At the state level, more consideration is being given to help agriculture better weather these storms. As reported by the Coastal Review, the General Assembly approved legislation last year “to create an inventory of natural and working lands that could be used in flood control and potential incentives for private landowners to do stream restoration and wetlands enhancement and build flood-stage capacity.”
There’s a good reason for that focus on working lands such as farms and forests. A statewide 2017 greenhouse gas emissions study found that these areas “offset 25% of the state’s current greenhouse gas emissions,” or more than twice the average rate of other states.
The farm fields across North Carolina are our breadbasket, but they may be part of the key to managing and mitigating our future climate risks as well.
The recent storms beginning with Matthew have also gotten groups across the state working together more closely, from the Department of Transportation to NC Emergency Management to the National Weather Service to cities and towns that have borne the flooding impacts.
As Morgan from DOT put it, “one event brought together a lot of disparate ideas.”
From an emergency response standpoint, that collaboration has become a necessity.
“Matthew required a whole community approach to recovery,” said Thomas from NC Emergency Management. “The magnitude of the need required federal, state, local, private sector, and non-profit agencies to develop creative solutions to recovery and communication following large disasters. Results from this work include the State Disaster Recovery Task Force and a well-informed North Carolina Hurricane Guide.”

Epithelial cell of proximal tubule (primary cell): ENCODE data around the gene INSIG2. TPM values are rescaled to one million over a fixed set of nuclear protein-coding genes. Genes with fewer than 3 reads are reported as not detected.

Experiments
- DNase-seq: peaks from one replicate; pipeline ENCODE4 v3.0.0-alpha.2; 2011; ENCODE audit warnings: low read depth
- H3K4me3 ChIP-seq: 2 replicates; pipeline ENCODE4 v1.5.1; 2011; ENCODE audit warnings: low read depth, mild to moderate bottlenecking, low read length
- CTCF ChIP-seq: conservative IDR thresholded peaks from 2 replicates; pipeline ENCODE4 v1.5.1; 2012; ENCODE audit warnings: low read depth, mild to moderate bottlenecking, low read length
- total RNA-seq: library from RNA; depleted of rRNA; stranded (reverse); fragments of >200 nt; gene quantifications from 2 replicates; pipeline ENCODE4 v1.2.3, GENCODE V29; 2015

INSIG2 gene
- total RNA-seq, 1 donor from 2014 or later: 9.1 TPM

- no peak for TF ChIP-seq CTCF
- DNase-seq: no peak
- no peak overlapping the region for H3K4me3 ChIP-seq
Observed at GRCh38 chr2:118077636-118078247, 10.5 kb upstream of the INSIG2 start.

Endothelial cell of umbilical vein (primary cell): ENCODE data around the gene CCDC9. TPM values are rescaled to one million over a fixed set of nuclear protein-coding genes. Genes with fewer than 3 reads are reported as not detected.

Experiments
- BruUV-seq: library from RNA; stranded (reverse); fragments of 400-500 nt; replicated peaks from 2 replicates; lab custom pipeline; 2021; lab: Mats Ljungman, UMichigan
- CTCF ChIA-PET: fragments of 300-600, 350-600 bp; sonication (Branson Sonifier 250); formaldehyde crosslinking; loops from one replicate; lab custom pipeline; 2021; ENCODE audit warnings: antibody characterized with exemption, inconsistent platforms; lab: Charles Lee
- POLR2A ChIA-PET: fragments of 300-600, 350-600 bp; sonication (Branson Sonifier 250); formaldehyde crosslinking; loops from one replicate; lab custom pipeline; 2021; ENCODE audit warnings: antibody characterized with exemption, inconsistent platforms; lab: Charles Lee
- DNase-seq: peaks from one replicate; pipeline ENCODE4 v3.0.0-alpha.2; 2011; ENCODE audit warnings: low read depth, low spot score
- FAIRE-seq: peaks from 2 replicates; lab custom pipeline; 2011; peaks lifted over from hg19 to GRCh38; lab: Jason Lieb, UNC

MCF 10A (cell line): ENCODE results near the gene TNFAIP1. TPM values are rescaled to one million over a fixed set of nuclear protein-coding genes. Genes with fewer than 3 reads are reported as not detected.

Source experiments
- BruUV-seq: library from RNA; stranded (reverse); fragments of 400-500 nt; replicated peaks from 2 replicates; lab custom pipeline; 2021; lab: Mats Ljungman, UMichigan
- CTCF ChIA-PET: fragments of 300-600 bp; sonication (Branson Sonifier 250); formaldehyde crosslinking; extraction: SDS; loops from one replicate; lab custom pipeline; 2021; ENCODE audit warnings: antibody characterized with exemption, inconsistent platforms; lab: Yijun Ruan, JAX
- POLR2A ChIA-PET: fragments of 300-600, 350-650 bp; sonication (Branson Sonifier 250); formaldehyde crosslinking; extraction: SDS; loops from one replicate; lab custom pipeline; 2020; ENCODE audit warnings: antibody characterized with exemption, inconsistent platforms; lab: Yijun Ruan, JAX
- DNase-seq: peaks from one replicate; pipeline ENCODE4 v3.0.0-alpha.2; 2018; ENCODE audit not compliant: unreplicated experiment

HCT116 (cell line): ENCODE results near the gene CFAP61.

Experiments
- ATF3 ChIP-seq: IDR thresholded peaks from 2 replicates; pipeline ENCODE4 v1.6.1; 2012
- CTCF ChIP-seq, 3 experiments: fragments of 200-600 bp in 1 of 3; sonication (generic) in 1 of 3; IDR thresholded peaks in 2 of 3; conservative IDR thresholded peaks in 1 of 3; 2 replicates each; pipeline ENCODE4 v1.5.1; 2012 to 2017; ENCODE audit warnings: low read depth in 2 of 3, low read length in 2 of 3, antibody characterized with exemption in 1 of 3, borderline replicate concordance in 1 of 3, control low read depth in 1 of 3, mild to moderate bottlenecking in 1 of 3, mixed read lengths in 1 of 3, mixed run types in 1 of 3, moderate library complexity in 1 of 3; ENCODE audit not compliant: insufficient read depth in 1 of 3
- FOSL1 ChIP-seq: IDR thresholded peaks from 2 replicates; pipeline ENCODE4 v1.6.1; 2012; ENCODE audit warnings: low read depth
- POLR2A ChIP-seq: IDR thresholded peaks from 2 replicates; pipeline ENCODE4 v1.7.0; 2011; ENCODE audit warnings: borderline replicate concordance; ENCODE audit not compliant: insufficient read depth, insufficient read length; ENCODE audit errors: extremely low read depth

Those new partnerships should ultimately yield improved forecasts, communications, and infrastructure for future flood events.
Resiliency measures take time — there’s that word again, time — to be crafted and implemented, but they represent important steps in securing our state and our livelihoods against the impacts of flooding hurricanes.
Storm after storm, though, the aspects that aren’t as easily repaired are the broken hearts and broken lives of those they affect.
“To go visit a place after it floods is heart-wrenching,” said Blaes from NWS Raleigh. “Tornado surveys are one thing, but the flood water, the mold, the slime, the mud is everywhere. It’s emotional and it lasts so long.”
It has only been five years since Matthew, and parts of eastern North Carolina are assuredly still recovering: financially, structurally, emotionally.
With a little luck, a lot of cooperation, and a memory of the losses and lessons learned from Matthew, we’ll be better prepared to handle the next similar storm when — not if — it occurs.